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Federal estate tax exemption to sunset by end of 2025—Start to prepare now!

The federal estate tax exemption is currently nearing $14 million for each individual, which is an all-time high. However, the exemption is set to expire, or sunset, at the end of 2025 and the exemption limit will most likely be cut in half. That is a significant reduction, and it could have profound impacts on your legacy and tax liabilities. Now is the time to start planning for the changes ahead.

What are the expected changes in the federal estate tax exemption?

The federal estate tax exemption sets the threshold above which estates are subject to federal estate tax. In 2017, Congress passed the Tax Cuts and Jobs Act and one result was a significant increase to the lifetime gift and estate tax exemption. The exemption limit for 2023 is $12.92 million and for 2024, it will be $13.61 million. The 2024 limit means that your estate would not be subject to federal taxes if its value were $13.61 million or less.

But this will change, based on current law. Current exemption levels are set to sunset at the end of 2025, and are expected to decrease to between $7 million and $8 million. According to these figures, your estate would be subject to federal taxes if its value were in excess of $7 million. In other words, by the end of 2025, an additional $6.61 million of your estate could become subject to federal taxes. If the current value of your assets significantly exceeds $7 million or it may in the future, we advise that you reach out to us now to review planning options and strategies to take advantage of the all-time high exemption before it sunsets.

What are some strategies to help avoid greater tax exposure?

If you believe your estate might be susceptible to greater tax exposure when the current exemption limit sunsets, you might want to consider taking advantage of the larger exemption limit that is now in place. Please note that the details on how to accomplish this will vary between individuals and their particular circumstances. With that said, however, there are a few common strategies to keep in mind. These include:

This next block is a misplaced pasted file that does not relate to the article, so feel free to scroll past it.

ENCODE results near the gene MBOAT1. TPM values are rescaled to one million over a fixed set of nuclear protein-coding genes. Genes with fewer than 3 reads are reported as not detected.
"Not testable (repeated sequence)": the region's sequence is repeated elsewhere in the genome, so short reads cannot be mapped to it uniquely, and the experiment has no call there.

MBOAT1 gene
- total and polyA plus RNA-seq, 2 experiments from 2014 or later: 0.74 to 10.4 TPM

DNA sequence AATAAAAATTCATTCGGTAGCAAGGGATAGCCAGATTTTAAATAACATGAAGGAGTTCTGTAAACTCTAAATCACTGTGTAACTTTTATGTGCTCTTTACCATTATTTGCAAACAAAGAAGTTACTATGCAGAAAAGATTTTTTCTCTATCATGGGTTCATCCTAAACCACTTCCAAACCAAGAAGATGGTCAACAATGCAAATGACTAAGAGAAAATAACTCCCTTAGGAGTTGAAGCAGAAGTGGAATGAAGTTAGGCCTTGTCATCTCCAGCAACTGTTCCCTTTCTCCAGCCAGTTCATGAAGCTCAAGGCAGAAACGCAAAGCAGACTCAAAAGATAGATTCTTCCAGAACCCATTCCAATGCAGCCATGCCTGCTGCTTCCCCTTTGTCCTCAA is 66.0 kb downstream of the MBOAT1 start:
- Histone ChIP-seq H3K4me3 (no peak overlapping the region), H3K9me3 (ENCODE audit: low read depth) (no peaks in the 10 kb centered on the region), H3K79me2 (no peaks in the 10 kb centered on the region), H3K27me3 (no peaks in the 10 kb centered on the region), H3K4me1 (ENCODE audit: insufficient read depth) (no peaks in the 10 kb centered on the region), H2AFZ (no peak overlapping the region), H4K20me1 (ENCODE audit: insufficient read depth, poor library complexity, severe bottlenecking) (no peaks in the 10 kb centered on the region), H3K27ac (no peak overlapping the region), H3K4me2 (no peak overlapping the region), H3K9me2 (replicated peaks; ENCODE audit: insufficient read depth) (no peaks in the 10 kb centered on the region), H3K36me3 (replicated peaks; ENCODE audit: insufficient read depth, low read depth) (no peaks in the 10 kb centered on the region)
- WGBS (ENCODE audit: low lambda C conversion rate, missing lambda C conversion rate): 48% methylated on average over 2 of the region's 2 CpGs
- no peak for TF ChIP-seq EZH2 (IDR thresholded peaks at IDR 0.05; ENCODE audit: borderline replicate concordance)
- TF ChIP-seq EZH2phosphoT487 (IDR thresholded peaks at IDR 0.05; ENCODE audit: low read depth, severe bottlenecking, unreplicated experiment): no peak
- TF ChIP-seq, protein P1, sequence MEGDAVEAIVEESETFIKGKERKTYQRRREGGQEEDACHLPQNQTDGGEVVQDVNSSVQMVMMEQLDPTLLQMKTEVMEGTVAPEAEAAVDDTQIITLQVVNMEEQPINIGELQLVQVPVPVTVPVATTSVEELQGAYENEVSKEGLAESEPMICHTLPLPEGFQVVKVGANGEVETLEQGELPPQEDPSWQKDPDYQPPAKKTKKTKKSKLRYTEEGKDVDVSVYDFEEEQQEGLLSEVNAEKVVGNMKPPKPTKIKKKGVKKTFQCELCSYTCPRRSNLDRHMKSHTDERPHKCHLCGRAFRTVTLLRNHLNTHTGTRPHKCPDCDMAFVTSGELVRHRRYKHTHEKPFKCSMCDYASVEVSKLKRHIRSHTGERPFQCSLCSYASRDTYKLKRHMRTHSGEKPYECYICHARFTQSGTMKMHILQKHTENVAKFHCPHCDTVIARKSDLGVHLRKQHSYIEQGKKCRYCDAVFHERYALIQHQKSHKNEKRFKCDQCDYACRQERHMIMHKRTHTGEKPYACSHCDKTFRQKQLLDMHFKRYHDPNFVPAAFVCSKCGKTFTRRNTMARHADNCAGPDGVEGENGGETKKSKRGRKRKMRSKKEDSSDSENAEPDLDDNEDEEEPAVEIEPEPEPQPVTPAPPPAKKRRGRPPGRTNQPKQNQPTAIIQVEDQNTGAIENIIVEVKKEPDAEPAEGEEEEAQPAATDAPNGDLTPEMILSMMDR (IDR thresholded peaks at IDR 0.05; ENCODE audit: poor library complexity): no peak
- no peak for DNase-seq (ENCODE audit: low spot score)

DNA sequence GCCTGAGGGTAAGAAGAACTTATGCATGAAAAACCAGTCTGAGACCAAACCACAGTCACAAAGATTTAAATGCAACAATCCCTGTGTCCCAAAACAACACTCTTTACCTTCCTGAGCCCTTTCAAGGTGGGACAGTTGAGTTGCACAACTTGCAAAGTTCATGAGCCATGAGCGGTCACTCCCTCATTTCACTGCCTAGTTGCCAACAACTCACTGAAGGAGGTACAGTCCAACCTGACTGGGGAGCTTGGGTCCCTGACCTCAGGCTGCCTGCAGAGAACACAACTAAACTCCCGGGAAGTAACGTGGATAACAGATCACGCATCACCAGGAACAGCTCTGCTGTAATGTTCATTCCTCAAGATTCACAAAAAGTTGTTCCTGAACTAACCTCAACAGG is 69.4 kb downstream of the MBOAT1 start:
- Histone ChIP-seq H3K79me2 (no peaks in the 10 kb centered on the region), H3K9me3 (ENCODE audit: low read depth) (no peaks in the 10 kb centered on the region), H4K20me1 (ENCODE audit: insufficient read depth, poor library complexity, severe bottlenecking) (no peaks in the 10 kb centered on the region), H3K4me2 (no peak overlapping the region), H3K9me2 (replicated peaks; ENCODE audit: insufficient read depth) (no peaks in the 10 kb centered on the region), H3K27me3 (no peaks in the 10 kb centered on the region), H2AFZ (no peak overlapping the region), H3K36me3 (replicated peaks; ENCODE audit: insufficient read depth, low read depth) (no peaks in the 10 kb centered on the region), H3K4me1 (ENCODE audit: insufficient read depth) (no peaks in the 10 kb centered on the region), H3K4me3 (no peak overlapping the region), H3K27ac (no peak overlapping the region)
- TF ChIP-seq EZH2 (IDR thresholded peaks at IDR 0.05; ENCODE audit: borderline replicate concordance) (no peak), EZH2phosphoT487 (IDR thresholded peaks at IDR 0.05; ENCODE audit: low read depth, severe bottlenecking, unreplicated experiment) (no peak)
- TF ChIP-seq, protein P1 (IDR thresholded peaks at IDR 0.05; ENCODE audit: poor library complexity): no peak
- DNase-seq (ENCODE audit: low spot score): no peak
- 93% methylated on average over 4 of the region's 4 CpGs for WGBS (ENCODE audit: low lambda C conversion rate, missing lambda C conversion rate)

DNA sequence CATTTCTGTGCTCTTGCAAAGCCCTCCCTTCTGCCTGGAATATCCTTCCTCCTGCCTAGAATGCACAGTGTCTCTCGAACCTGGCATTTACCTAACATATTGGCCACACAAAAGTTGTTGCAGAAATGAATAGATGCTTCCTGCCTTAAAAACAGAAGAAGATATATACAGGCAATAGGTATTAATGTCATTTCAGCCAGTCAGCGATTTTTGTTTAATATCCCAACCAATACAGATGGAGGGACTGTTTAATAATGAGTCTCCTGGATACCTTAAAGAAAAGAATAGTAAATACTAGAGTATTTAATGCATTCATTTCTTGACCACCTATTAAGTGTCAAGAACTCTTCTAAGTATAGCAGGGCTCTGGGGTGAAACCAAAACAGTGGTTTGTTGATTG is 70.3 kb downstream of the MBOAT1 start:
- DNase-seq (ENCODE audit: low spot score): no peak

1. Gifting strategies – One option is to make large gifts to family members before the close of 2025 (often by gifts in trust and using other entities, such as family limited liability companies). But keep in mind that your gift should be substantial if you want to take full advantage of today’s higher exemption limit. A high value gift means you should consult with an estate planning attorney or tax professional before executing a gifting strategy.
  2. A spousal lifetime access trust (SLAT) – In simplified terms, a SLAT is a type of irrevocable trust created by one spouse for the benefit of the other spouse during their lifetime, as well as for the benefit of other beneficiaries (typically children or grandchildren). While the donor spouse cannot directly access the trust assets, the person can indirectly benefit from the trust through distributions to the beneficiary spouse (or children or grandchildren).
  3. An irrevocable life insurance trust (ILIT) – With this strategy, you essentially transfer ownership of one or more of your life insurance policies to an irrevocable trust. In doing so, your life insurance policy is no longer considered part of your estate for tax purposes.

Keep in mind these are only a few strategies at your disposal and the specific strategies available to you will depend on your unique situation. This is why it is so vital to contact a tax professional or estate planning attorney to learn more.

Could this all change with a new Congress?

Following the 2024 elections, a new Congress could overturn plans to sunset portions of the Tax Cuts and Job Act. But this does not mean you should put matters on hold. If you believe you might be facing higher estate taxes if the sun sets at the end of 2025, we strongly recommend you start exploring tax saving options now. You can maximize the full benefit of any tax savings strategy by planning ahead.

Questions? Contact Integrated Law

The team at Integrated Law is your partner in planning for your assets—to protect both from avoidable taxes and from creditors. Please contact us to schedule a consultation.


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